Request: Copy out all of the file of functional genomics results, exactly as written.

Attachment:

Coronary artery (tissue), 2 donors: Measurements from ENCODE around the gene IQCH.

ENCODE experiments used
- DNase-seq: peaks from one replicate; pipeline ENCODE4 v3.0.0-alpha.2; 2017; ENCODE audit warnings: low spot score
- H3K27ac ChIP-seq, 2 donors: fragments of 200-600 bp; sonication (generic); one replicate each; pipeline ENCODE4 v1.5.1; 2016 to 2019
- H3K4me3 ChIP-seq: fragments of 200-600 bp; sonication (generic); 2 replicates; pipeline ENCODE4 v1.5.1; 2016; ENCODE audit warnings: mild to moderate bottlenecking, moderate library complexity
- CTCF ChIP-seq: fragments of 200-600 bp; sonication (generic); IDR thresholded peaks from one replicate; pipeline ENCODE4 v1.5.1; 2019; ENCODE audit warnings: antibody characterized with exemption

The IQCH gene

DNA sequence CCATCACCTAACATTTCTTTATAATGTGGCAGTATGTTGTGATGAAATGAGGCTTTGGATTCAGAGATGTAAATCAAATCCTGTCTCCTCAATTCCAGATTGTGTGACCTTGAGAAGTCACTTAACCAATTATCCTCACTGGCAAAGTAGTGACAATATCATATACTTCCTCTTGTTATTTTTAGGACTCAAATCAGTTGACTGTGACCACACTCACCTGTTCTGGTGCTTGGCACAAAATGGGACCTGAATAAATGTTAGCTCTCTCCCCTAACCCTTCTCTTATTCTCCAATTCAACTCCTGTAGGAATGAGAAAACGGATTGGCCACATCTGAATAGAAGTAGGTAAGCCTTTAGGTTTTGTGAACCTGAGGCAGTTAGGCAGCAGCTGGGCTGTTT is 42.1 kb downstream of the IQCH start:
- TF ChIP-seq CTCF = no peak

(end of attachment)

Coronary artery (tissue), 2 donors: Measurements from ENCODE around the gene IQCH.

ENCODE experiments used
- DNase-seq: peaks from one replicate; pipeline ENCODE4 v3.0.0-alpha.2; 2017; ENCODE audit warnings: low spot score
- H3K27ac ChIP-seq, 2 donors: fragments of 200-600 bp; sonication (generic); one replicate each; pipeline ENCODE4 v1.5.1; 2016 to 2019
- H3K4me3 ChIP-seq: fragments of 200-600 bp; sonication (generic); 2 replicates; pipeline ENCODE4 v1.5.1; 2016; ENCODE audit warnings: mild to moderate bottlenecking, moderate library complexity
- CTCF ChIP-seq: fragments of 200-600 bp; sonication (generic); IDR thresholded peaks from one replicate; pipeline ENCODE4 v1.5.1; 2019; ENCODE audit warnings: antibody characterized with exemption

The IQCH gene

DNA sequence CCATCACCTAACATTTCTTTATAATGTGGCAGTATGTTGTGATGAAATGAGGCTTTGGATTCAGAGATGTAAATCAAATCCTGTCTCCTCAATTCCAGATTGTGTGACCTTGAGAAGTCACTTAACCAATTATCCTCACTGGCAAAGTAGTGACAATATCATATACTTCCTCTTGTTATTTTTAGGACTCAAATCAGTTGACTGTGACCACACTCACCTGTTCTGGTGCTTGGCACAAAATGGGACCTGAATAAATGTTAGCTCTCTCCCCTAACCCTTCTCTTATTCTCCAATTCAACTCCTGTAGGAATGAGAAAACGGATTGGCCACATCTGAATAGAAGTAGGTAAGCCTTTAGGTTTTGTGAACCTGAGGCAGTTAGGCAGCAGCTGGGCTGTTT is 42.1 kb downstream of the IQCH start:
- TF ChIP-seq CTCF = no peak